Week In Review: Stocks Fell Last Week As Incoming “Data” Remains Mixed

Stocks Fall As Incoming “Data” Remains Mixed

Stocks fell last week as the incoming “data” remained mixed which does not provide more clarity regarding when the Fed will raise rates. Remember the Fed has a dual mandate: help the economy and keep inflation near its 2% target. Right now both objectives are not being met which reduces the chance of an imminent rate hike from the Fed. We would argue that more “data” needs to be released before the Fed can raise rates. The Fed has made it abundantly clear that they remain data-dependent and will not raise rates until the “data” improves. Remember, the Fed has a dual mandate: Help the economy and keep inflation near its 2% target. Right now, neither objective is being met which is why we do not think the Fed will raise rates until the “data” improves. 

Monday-Wednesday’s Action: Economic & Earnings Data Remains Mixed

Stocks rallied on Monday and overcame earlier weakness after the Dow Jones Industrial Average crossed the unchanged line over 30 times before noon EST. Investors continue to look at incoming “data” for clues on what the Fed’s next move will be. Personal income rose by 0.4%, beating estimates for 0.3%. Consumer spending month over month was flat, missing estimates for a gain of 0.5%. The PMI manufacturing index came in at 54, beating estimates for 53.8. The ISM manufacturing index came in at 52.8, beating estimates for 51.8. The big ‘beat’ of the day came from construction spending, it rose 2.2% easily beat the Street’s forecast for a gain of 0.7%. The better than expected reading on construction spending bodes well for the ongoing housing recovery and followers stronger than expected housing starts and permits data released for the same period.

Stocks fell on Tuesday but traded between positive and negative territory after optimism spread regarding a potential deal on Greece and investors digested the latest round of economic data. In April, f actory orders fell -0.4%, missing estimates for a decline of -0.1%. Auto sales for May jumped nicely and showed the strongest pace in nearly a decade. Auto sales rose to 14.2M, beating estimates for 13.6M. The big uptick was largely due to trucks and SUVs. According to CNBC, General Motors sales rose 3 percent for the month, while Fiat Chrysler Automobiles saw a 4 percent increase. Ford sales declined 1 percent. The Dow Transports, which has been lagging badly of late, reversed losses and closed higher. Airline stocks continued to get hit after the Federal Aviation Administration’s temporary halt of United Airlines ($UAL) flights.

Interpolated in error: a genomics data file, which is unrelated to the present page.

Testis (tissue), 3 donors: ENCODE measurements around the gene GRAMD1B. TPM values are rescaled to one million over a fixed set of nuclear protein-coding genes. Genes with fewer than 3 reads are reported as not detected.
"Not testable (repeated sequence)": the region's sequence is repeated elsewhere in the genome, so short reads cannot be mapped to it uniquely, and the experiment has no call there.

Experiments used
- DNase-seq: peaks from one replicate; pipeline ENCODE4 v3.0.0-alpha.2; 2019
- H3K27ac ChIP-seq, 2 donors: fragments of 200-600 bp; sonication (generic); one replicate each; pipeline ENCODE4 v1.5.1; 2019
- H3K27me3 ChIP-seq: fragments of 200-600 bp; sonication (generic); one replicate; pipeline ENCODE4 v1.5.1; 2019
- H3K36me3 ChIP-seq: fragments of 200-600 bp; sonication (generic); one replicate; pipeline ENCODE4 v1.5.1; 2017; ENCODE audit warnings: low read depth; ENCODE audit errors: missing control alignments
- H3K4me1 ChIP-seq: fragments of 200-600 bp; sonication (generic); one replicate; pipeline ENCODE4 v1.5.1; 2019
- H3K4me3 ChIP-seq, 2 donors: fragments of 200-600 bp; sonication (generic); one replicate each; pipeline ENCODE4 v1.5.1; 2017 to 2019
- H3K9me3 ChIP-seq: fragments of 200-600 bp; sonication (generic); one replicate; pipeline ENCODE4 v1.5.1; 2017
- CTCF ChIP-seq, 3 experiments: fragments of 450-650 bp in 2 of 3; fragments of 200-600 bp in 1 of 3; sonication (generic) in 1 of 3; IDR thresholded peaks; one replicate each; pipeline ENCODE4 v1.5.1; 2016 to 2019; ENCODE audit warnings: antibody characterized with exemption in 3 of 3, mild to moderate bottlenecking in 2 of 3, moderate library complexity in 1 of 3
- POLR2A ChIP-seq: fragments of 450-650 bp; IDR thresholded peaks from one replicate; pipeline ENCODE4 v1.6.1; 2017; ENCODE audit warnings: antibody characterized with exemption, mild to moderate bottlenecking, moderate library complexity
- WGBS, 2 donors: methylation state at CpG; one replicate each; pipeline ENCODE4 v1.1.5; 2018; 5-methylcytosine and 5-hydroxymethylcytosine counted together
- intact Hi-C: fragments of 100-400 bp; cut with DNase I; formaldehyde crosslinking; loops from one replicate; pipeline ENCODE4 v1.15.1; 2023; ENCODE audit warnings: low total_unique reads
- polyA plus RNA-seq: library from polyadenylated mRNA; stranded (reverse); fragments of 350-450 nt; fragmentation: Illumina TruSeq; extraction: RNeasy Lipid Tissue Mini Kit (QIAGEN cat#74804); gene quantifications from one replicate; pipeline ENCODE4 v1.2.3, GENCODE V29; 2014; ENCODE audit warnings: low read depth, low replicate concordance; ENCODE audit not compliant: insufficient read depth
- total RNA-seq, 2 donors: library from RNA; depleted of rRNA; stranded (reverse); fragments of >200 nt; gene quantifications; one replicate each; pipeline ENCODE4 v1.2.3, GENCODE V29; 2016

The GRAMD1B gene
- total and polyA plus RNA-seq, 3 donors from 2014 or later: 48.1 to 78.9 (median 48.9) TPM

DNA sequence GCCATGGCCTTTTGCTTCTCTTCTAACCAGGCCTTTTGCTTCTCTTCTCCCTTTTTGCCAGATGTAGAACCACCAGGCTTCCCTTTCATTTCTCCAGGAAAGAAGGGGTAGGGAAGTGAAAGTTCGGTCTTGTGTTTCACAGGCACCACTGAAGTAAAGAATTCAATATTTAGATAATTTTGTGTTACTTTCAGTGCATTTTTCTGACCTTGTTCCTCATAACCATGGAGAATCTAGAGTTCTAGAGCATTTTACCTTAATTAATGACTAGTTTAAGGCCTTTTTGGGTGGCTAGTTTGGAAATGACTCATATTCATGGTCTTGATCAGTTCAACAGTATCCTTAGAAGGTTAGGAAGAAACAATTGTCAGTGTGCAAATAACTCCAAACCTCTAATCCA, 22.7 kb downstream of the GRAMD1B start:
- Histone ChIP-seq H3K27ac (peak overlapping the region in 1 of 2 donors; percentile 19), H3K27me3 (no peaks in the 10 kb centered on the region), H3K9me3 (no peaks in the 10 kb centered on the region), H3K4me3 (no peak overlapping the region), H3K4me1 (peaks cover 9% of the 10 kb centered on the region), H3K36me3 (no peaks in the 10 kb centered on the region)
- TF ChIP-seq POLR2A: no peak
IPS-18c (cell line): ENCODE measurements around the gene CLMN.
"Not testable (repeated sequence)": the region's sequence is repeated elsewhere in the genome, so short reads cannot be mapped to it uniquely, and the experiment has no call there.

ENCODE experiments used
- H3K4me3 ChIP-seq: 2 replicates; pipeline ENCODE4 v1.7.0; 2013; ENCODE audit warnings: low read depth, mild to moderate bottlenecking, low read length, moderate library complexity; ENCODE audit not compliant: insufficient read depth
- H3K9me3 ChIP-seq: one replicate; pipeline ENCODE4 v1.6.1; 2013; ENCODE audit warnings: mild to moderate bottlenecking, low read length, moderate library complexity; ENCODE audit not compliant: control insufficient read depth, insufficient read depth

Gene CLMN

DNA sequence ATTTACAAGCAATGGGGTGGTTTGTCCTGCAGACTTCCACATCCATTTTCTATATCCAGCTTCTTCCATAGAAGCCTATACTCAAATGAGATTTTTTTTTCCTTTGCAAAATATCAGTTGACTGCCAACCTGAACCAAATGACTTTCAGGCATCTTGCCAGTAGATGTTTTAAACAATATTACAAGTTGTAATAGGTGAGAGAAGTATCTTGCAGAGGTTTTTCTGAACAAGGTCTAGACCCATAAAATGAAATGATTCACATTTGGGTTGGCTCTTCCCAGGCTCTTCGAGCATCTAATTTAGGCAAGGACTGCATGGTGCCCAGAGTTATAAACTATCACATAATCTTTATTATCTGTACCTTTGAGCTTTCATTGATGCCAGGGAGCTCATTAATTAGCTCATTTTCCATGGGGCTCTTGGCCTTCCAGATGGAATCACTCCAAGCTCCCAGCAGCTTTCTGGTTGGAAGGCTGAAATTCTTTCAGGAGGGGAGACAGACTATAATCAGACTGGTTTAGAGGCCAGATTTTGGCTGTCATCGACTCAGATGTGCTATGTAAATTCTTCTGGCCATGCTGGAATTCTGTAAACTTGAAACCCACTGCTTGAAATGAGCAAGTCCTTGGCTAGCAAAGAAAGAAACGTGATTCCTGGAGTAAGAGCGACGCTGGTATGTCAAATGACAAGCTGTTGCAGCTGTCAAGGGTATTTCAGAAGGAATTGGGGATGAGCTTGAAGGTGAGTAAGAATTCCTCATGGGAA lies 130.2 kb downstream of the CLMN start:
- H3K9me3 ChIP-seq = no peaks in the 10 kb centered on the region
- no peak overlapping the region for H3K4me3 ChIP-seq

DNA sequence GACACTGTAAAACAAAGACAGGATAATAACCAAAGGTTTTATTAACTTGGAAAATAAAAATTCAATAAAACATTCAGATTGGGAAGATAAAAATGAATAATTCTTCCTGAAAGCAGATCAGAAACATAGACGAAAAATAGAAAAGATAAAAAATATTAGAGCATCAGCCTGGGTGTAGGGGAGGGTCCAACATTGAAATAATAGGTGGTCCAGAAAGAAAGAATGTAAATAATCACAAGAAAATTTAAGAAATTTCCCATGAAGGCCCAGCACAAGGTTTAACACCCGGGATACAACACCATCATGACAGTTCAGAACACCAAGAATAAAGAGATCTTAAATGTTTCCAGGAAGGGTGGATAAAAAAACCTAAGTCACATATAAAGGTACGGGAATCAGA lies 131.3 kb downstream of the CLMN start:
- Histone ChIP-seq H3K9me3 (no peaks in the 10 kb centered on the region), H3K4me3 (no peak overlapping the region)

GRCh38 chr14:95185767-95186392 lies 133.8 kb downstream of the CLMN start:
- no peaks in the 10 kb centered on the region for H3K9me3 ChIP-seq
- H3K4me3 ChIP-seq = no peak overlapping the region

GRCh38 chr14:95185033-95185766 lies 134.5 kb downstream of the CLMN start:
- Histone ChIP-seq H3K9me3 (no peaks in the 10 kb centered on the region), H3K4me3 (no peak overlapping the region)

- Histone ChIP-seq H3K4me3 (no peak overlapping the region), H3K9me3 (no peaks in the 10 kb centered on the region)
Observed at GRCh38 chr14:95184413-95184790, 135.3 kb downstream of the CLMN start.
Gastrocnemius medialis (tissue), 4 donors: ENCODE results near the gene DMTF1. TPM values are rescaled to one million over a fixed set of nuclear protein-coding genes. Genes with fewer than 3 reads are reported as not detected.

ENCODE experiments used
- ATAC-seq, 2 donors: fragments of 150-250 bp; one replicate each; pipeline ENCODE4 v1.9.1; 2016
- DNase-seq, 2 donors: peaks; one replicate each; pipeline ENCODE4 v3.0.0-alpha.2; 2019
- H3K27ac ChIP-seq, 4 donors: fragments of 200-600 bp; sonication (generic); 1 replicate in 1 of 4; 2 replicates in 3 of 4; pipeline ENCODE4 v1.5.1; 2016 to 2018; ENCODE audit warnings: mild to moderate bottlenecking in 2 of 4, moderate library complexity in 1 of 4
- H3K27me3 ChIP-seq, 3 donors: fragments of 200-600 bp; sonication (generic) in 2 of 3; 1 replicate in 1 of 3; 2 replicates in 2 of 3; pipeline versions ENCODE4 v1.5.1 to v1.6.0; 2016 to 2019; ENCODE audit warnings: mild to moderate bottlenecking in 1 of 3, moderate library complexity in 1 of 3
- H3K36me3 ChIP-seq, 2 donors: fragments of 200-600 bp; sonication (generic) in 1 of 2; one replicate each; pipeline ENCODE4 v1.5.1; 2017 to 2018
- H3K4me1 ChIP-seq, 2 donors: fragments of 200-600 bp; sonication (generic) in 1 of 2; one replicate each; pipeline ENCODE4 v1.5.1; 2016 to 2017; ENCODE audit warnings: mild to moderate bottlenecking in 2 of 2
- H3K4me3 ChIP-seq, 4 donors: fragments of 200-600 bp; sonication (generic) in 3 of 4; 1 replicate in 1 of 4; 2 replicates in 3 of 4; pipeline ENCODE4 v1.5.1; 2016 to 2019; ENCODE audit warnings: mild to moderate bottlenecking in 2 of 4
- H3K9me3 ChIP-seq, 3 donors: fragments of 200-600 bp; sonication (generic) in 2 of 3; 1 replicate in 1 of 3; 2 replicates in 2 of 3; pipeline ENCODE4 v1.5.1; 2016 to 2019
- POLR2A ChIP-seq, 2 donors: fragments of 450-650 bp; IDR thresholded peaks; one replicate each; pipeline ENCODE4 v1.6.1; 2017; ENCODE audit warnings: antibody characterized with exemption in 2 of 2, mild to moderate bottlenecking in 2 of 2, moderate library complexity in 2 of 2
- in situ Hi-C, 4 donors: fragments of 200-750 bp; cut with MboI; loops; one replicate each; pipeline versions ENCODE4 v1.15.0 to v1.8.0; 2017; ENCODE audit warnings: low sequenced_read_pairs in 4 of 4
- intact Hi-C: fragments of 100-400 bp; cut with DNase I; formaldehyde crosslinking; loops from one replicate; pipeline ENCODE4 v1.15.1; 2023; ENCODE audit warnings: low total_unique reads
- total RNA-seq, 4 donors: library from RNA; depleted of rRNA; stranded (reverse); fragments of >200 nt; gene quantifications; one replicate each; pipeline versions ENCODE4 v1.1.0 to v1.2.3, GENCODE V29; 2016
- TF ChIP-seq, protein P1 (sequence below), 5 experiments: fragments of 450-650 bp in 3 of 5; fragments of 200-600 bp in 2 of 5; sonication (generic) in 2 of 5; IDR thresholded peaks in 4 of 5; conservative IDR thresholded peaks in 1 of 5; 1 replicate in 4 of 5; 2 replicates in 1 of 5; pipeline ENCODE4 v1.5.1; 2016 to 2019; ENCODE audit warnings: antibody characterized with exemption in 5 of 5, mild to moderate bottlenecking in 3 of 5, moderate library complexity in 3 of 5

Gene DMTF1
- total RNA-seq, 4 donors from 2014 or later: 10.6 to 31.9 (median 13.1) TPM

Stocks rallied on Wednesday after the European Central Bank (ECB) held rates steady and continued their bond buying program (QE). In the U.S., the ADP, the country’s largest private payrolls company, said employers added 201k, new jobs in May, beating estimates for a gain of 200k. Markit’s ($MRKT) PMI service index came in at 56.2, missing estimates for 56.5. The ISM non-mfg index came in at 55.7, missing estimates for 57.2. The Fed’s beige book downgraded the strength of the economy which virtually removes the chance of a June rate hike. The U.S. trade gap fell by 19% which was the largest in 6 years and eased concerns of a Q2 slowdown. In other news, the Organization of Economic Cooperation and Development (OECD), downgraded their outlook for the global economy. The Paris-based group cut its growth forecast for the U.S. to 2% in 2015, down from 3.1% forecast in March and 2.8% from 3% in 2016. The OECD also cut its forecast for the global economy to +3.1% in 2015 and +3.8% in 2016. In November, it had forecast +3.6% and +3.9%.

Thursday-Friday’s Action: OECD & The IMF Downgrade Global Economy; Jobs Beat Estimates

Stocks fell hard on Thursday after the IMF publicly urged the U.S. Fed to wait until 2016 to begin raising rates. The IMF also cut its U.S. 2015 economic growth forecast to 2.5%, down from April’s estimate of 3.1%. Separately, optimism regarding a Greek deal faded after the small nation-state said it will bundle its four debt payments to the International Monetary Fund due this month into a single payment. Greece’s EU/IMF lenders continue to urge Athens to commit to sell off state assets, enforce pension cuts and press on with labor reforms. These austerity measures would cross the Greek government’s so-called “red lines” which is the sticky point in the ongoing negotiation right now. Before the bell, weekly jobless claims came in at 276k, below expectations and last week’s 282k. U.S. non-farm productivity slid at a -3.1% annual rate in the first quarter, down sharply from the previously reported 1.9% rate. In M&A news, Dish Network ($DISH) is in talks to merge with T-Mobile ($TMUS). Before Friday’s open, the Labor Department said U.S. employers added 280k new jobs in May, beating estimates for 220k.

Market Outlook: The Central Bank Put Is Alive And Well

Remember, in bull markets surprises happen to the upside. This has been our primary thesis since the end of 2012. We would be remiss not to note that this very strong bull market is aging (celebrated its 6th anniversary in March 2015) and the last two major bull markets ended shortly after their 5th anniversary; 1994-2000 & 2002-Oct 2007). To be clear, the central bank put is very strong and until material damage occurs, the stock market deserves the longer-term bullish benefit of the doubt. As always, keep your losses small and never argue with the tape. If you want exact entry and exit points in leading stocks, or access more of Adam’s commentary/thoughts on the market. Consider joining SarhanCapital.com

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